Interestingly, God doesn’t want people to listen to the dead — he abhors it. Curious. His prophets are dead. The people in the Old Testament are dead. If a person reads the Bible, aren’t they listening to the dead? Think about what we could learn, what some of us have learned, from the dead.

Let’s look at my Irish ghosts.

Letterfrack Industrial School Graveyard

I don’t like to harp on sexual abuse in the church. It gives religion a bad rap and unfortunately, abuse happens everywhere. However, the physical and sexual abuse administered by the Christian Brotherhood for nearly 100 years is exactly why God should encourage us to listen to the dead.

In the late 1800s through the 1970s, Irish parents turned their sons over to the Christian Brotherhood believing the fathers could not only feed their sons during a period of grave economic depression, but could also teach them a trade. These children attended schools like the Letterfrack Industrial School. Rather than getting an education, many of them were raped, beaten and killed.

My husband and I happened upon the Letterfrack Industrial School several years ago. We learned about it while sitting in a bar. Miraculously I convinced my husband to visit the school’s cemetery at dusk. This is what happened during our encounter with the dead.

What We Discovered Before Going

Thousands of boys were abused and then murdered, buried in surrounding peat bogs; the church wasn’t held responsible; families never knew what happened to their sons; supernatural interactions were common; no one wanted to talk about it.

What We Experienced

10 p.m. Summer. Dusk. Walked through the woods. Extreme presence, heavy. Sounded like singing in the trees. Curiously non-threatening. Opened the gates. Few graves. Large monument. Me taking photos. Husband behind a monument. Suddenly he asked to go, felt unsafe. We headed to the gate, thousands of microscopic bugs ran up our arms, legs, everywhere. Ran through the woods. Got in the car. Looked through the photos. Saw ghosts. Went to a pub. Showed the photos to patrons, watched the pub clear.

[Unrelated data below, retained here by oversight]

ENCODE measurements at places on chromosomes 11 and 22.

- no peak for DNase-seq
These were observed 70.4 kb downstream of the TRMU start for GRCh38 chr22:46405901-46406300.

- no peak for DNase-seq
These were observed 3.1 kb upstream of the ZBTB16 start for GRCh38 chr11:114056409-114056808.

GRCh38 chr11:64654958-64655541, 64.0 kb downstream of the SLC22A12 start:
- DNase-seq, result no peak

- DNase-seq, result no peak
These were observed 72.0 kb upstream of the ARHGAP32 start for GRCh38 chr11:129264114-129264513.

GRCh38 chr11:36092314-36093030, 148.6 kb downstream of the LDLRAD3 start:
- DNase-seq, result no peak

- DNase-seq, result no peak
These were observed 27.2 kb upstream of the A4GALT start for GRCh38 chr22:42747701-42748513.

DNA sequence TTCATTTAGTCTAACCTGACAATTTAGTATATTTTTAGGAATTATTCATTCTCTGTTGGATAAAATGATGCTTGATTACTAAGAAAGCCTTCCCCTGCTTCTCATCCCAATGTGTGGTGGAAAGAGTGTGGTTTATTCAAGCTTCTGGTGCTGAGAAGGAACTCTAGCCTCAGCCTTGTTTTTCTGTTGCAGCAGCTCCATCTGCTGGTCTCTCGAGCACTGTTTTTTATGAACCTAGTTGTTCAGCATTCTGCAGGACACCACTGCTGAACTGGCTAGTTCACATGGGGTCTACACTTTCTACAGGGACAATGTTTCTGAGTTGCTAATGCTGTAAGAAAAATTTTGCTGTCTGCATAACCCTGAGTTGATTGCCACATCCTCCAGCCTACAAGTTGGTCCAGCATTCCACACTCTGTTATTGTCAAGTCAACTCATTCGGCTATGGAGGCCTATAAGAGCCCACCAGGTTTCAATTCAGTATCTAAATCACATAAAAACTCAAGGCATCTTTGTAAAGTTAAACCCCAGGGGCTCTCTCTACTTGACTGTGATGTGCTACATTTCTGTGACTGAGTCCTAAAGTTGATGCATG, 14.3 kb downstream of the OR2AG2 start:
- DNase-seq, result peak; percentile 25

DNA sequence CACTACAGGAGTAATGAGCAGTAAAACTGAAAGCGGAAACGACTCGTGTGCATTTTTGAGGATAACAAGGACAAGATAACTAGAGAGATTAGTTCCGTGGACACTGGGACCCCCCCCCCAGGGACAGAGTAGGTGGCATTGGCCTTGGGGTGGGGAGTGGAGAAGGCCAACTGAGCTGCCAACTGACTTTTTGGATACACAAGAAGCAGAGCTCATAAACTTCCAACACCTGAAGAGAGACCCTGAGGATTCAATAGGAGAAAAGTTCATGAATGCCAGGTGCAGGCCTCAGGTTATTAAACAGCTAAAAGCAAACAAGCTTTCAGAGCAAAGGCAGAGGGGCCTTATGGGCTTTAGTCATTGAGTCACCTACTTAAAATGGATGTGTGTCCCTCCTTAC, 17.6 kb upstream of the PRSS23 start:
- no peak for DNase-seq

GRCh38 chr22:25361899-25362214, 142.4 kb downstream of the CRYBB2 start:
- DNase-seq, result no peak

We returned to the site the next day to disprove my husband’s theory that the orbs in the photos were actually “medallions”, but we didn’t capture anything else on camera (or see anything in the trees). On the flight home my husband, Mr. Science, admitted that he had actually wanted to leave the graveyard because while standing next to the statue, he felt something on his neck. Interestingly, I took a photo right before he asked to leave. In that photo he’s standing near an orb. Odd.

Water spots are common on pictures, especially digital photos however, I’ve talked to several photographers about this photos and none of them have been able to explain these orbs. (Look at the detailed shot. I see an orb and a face. Crazy?)

I can’t stop thinking about Letterfrack, about what happened to those boys, about the priests, the crimes they got away with and the idea that this might happen again. Can’t we listen to those kids? We listen to prophets. Both are dead.

In the grand scheme of things, Letterfrack is a small example as to what could happen if we would just listen to the dead. What if the Rwandan government listened to those who died during the Holocaust? What if U.S. leaders took a little peek at Roman history? All those dead guys?

Why doesn’t God want us to listen to the dead? The dead wrote the Bible. They destroyed nations. They ruined the reputation of the church. The dead have a lot to say.

I’ve been researching the Letterfrack Industrial School for years and — if given the opportunity to do an in-depth study on some issue — this would be the one. All I need is funding, possibly a bit of protection. If you would like more information about the Letterfrack Industrial School, check out The Knitter blog or “Founded on Fear,” a book written by a man who went to the Letterfrack Industrial School and eventually killed himself.

Stopping Point: Book of Isaiah, Chapters 40-66

Note: My apologies for the Thursday post. Some really cool opportunities were presented to me yesterday and I had to take advantage. Will not happen again.